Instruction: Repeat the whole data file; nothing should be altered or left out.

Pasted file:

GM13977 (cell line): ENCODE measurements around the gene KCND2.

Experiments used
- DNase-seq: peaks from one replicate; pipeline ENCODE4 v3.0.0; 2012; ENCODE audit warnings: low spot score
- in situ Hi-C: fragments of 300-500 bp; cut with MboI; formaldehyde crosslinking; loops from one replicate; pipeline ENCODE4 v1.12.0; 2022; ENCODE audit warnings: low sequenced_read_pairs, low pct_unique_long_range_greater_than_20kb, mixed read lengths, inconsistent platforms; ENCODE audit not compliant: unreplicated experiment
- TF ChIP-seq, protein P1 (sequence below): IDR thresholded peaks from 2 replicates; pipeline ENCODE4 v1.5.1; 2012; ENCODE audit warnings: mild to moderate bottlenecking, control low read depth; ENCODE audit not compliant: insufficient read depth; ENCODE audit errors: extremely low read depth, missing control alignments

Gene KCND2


GM13977 (cell line): ENCODE measurements around the gene KCND2.

Experiments used
- DNase-seq: peaks from one replicate; pipeline ENCODE4 v3.0.0; 2012; ENCODE audit warnings: low spot score
- in situ Hi-C: fragments of 300-500 bp; cut with MboI; formaldehyde crosslinking; loops from one replicate; pipeline ENCODE4 v1.12.0; 2022; ENCODE audit warnings: low sequenced_read_pairs, low pct_unique_long_range_greater_than_20kb, mixed read lengths, inconsistent platforms; ENCODE audit not compliant: unreplicated experiment
- TF ChIP-seq, protein P1 (sequence below): IDR thresholded peaks from 2 replicates; pipeline ENCODE4 v1.5.1; 2012; ENCODE audit warnings: mild to moderate bottlenecking, control low read depth; ENCODE audit not compliant: insufficient read depth; ENCODE audit errors: extremely low read depth, missing control alignments

Gene KCND2